7 Fashion x Alt Music Collabs Pushing Streetwear in a New Direction
From Supreme x My Bloody Valentine to Balenciaga x Rammstein.
Streetwear probably isn’t the first thing that comes to mind when considering the subcultural aesthetics of alternative music, a genre that encompasses everything from post-punk and new wave to dance-metal and psych rock. Uniform minimalism on one end and dramatic absurdism on the other are usually the first ports of call in the popular imagination.
Thinking so narrowly when it comes to alternative music is, at best, a misunderstanding of the scene’s sartorial codes; a propagation of the idea that anything outside of the mainstream adheres to one sensibility. Peculiar examples do exist, however, of specific references crossing subcultural boundaries, showcasing the underlying aesthetic principles that illuminate the differences between trends and style.
Take, for instance, East Coast hardcore. For decades, hardcore kids wore Nikes with basketball jerseys and shorts, a look that’s almost indistinguishable from one of hip-hop’s most memorable outfits.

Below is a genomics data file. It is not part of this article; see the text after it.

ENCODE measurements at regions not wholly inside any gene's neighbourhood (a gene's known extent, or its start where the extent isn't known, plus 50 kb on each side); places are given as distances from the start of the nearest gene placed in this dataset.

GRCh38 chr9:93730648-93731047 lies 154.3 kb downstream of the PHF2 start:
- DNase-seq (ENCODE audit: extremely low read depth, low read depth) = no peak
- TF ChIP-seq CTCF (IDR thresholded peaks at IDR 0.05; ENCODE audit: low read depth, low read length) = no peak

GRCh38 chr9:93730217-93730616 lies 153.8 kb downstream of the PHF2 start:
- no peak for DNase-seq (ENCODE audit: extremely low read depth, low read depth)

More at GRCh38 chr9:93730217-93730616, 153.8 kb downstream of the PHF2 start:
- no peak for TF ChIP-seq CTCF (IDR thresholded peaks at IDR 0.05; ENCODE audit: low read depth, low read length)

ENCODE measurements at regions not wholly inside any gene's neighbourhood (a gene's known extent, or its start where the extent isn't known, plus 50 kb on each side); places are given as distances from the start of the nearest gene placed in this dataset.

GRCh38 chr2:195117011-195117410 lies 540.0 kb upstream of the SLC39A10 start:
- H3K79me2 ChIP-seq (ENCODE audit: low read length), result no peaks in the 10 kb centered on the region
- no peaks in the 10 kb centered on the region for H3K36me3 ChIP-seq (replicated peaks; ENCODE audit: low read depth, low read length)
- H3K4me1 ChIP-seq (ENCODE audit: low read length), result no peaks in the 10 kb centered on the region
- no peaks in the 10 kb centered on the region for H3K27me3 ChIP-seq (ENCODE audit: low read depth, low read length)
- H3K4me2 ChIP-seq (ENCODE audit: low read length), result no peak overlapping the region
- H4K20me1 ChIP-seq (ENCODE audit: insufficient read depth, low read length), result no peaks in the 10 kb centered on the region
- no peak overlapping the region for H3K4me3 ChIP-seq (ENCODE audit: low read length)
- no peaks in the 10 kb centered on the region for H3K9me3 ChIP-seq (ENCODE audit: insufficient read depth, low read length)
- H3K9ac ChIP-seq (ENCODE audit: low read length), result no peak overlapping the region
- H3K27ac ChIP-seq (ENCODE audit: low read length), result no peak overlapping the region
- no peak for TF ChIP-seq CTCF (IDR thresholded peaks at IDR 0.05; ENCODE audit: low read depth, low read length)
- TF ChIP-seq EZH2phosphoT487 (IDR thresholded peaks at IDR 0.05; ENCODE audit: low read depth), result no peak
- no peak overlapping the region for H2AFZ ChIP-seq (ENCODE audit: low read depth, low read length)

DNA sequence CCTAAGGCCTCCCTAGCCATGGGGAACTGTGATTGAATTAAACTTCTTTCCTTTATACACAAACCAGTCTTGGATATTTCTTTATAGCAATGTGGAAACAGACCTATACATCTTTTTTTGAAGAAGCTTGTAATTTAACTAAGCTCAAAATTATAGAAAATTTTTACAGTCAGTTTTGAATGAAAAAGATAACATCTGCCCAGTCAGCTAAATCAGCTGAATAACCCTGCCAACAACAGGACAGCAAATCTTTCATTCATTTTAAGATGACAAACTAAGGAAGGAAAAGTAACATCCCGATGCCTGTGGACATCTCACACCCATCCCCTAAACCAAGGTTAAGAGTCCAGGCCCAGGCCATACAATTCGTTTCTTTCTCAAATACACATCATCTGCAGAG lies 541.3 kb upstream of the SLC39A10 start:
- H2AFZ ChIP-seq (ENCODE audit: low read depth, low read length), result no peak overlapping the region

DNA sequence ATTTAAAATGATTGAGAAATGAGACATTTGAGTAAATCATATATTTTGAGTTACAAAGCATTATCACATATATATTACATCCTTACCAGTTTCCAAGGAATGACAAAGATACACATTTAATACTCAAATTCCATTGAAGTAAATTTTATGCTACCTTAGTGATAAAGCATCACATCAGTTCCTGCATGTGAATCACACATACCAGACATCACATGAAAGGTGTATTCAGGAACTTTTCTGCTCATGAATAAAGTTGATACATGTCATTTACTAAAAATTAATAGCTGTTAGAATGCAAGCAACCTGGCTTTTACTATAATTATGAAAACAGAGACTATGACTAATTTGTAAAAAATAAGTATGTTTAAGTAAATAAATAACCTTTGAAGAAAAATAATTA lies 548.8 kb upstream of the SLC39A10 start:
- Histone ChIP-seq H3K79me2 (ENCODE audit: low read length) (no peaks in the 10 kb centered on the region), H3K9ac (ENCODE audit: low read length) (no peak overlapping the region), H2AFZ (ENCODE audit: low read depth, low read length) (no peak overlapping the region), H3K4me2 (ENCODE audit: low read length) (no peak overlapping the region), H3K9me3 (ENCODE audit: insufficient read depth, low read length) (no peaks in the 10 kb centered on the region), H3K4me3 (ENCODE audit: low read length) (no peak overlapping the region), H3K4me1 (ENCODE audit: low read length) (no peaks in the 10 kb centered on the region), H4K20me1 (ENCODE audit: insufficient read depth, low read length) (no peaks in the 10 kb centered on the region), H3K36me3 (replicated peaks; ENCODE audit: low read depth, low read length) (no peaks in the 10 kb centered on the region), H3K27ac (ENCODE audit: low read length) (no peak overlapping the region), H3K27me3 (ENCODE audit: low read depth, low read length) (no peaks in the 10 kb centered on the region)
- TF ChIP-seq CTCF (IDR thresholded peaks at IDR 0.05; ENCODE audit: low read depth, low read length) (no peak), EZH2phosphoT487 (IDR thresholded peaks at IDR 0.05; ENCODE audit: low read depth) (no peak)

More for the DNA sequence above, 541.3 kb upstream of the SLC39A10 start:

The impact of alternative music’s style cues extend way past these two examples. Goth aesthetics, shaped by artists like Joy Division and The Cure, are the driving force behind some of the fashion industry’s biggest names, including Rick Owens. Why deny the influence of new wave, dark wave, fringe electronic, post-punk and black metal just because it doesn’t fit some misguided notion of who streetwear is for and what it represents?
Streetwear is countercultural; a reactionary movement. That’s why we’ve put together seven of the most interesting and noteworthy collaborations shining a light on those places where one counterculture meets another.